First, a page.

Friday, December 25, 2009

Problems with the Tax on Cadillac Plans

Timothy Noah at Slate provides a detailed discussion about the problems that will plague that tax on "Cadillac" healthcare plans. Initially designed to tax plans with high costs, the tax is designed to reduce healthcare spending. Unfortunately, the tax is not likely to work to reduce overuse of healthcare services.

Noah points out some of the problems:
  1. Plans do not cost so much because of fringe benefits or because unions demand extensive plans. Instead, geography, occupation, and age all add to the cost of plans.
  2. Initially the tax will only affect 3% of all plans. But over time because the tax is designed to be indexed or adjusted to the Consumer Price Index (which measures inflation), while medical costs go up at 1.5 to 2 times the Index, more and more plans will be fit by the tax. That means the middle class will progressively get hit by the tax more and more as medical prices exceed inflation and healthcare insurance plans cost more.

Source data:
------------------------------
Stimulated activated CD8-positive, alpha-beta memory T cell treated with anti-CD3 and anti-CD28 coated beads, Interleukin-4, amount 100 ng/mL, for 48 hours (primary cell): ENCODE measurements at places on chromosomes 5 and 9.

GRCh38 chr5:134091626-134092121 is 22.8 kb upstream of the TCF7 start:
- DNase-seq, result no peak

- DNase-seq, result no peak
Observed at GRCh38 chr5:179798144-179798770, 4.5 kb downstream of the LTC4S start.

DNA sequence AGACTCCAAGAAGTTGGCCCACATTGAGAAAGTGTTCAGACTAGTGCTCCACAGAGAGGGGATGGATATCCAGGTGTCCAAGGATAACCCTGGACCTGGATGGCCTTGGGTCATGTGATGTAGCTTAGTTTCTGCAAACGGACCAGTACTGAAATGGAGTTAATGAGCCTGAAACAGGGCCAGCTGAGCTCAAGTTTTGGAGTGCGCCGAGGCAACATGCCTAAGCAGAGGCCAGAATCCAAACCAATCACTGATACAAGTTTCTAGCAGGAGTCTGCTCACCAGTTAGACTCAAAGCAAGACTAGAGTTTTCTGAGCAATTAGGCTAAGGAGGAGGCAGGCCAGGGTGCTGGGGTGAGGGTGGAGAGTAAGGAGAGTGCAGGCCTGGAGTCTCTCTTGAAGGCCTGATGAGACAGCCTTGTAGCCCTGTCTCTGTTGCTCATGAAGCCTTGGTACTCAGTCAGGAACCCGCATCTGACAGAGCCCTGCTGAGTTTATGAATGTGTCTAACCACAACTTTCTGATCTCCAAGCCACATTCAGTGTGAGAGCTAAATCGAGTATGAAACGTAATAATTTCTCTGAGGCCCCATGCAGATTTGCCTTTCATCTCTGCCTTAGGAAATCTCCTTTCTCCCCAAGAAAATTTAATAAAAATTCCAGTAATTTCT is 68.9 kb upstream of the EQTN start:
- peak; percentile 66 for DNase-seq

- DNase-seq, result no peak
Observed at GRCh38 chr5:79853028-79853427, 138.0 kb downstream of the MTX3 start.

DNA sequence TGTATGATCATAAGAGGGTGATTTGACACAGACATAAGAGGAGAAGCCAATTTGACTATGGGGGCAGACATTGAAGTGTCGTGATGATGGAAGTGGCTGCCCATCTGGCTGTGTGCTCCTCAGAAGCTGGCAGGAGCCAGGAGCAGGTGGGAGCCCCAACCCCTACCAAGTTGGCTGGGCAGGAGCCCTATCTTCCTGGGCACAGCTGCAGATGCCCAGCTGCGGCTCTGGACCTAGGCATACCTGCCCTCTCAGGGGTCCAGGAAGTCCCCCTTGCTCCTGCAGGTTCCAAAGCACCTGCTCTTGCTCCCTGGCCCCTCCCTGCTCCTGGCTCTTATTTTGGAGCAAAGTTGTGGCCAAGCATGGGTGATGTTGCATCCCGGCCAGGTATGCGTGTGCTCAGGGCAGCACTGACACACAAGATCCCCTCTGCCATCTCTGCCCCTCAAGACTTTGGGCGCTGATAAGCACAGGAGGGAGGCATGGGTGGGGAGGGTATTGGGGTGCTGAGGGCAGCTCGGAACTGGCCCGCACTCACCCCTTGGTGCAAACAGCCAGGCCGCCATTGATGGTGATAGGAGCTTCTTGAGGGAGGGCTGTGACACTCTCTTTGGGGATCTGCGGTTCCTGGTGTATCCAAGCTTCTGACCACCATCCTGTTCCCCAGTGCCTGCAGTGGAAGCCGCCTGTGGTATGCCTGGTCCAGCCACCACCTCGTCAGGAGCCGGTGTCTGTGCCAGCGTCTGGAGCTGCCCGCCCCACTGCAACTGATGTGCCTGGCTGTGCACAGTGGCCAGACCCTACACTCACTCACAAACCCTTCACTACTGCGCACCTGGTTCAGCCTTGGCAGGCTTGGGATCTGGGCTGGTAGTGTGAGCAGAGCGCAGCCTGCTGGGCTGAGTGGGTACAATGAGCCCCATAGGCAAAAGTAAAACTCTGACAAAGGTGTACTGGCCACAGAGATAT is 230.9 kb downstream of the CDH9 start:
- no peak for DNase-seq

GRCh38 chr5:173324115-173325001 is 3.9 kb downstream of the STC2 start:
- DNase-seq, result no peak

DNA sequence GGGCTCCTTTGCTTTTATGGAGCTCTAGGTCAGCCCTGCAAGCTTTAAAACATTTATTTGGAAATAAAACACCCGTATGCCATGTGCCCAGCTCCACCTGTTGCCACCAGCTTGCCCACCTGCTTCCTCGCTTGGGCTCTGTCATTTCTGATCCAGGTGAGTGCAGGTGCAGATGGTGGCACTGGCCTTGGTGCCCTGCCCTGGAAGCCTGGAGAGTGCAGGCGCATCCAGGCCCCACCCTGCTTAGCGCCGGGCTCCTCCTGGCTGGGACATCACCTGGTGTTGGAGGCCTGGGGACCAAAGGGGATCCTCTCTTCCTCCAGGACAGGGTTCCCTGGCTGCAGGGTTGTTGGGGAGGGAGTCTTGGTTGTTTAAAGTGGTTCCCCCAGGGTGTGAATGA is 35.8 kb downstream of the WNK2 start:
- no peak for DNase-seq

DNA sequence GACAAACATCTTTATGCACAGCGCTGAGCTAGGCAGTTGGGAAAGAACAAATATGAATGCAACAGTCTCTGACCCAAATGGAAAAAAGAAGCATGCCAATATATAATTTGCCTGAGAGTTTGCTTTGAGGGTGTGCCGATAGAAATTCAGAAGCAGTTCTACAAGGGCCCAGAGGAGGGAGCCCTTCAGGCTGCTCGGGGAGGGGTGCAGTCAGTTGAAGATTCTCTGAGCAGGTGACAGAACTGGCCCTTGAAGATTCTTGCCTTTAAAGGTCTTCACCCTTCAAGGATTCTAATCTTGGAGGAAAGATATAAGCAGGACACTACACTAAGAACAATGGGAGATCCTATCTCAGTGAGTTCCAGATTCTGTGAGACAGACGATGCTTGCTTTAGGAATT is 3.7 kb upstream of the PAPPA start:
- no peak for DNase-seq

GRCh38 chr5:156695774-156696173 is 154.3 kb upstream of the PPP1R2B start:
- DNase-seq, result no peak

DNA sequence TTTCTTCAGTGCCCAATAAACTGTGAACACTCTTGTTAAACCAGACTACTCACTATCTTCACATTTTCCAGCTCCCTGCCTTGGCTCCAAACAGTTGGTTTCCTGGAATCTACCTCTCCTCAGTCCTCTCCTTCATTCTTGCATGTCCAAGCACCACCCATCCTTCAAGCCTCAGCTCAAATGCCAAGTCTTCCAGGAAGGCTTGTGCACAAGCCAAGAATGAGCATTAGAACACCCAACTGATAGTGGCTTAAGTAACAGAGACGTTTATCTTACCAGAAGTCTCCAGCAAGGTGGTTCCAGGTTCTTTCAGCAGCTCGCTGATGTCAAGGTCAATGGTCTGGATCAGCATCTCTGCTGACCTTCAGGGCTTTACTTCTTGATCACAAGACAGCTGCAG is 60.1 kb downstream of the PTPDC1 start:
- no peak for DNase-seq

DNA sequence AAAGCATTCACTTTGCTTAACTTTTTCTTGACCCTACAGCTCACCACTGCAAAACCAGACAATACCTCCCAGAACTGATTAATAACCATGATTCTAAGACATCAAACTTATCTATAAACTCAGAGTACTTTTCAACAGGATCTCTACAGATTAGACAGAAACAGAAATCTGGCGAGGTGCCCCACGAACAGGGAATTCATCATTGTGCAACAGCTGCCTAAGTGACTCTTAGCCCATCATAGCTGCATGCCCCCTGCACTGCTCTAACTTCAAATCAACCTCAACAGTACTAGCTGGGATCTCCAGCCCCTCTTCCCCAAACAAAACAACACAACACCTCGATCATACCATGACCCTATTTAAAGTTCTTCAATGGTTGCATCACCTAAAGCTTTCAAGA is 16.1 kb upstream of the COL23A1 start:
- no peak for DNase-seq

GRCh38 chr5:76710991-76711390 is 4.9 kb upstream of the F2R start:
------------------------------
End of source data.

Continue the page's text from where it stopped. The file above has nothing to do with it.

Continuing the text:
3. Doctors and hospitals (the major healthcare providers) have no incentive under this tax to utilize fewer services. Noah argues that if insurers spend less to cut healthcare plan costs and doctors keep spending to provide services, patients will find themselves trapped between paying out of pocket for more services and getting less covered by their downsized plans.
We will have to wait and see if the public reacts against the encroachment of this tax in future years.

Michael Shusterman is the Editor in Chief of TuftScope (2009 - 2010).
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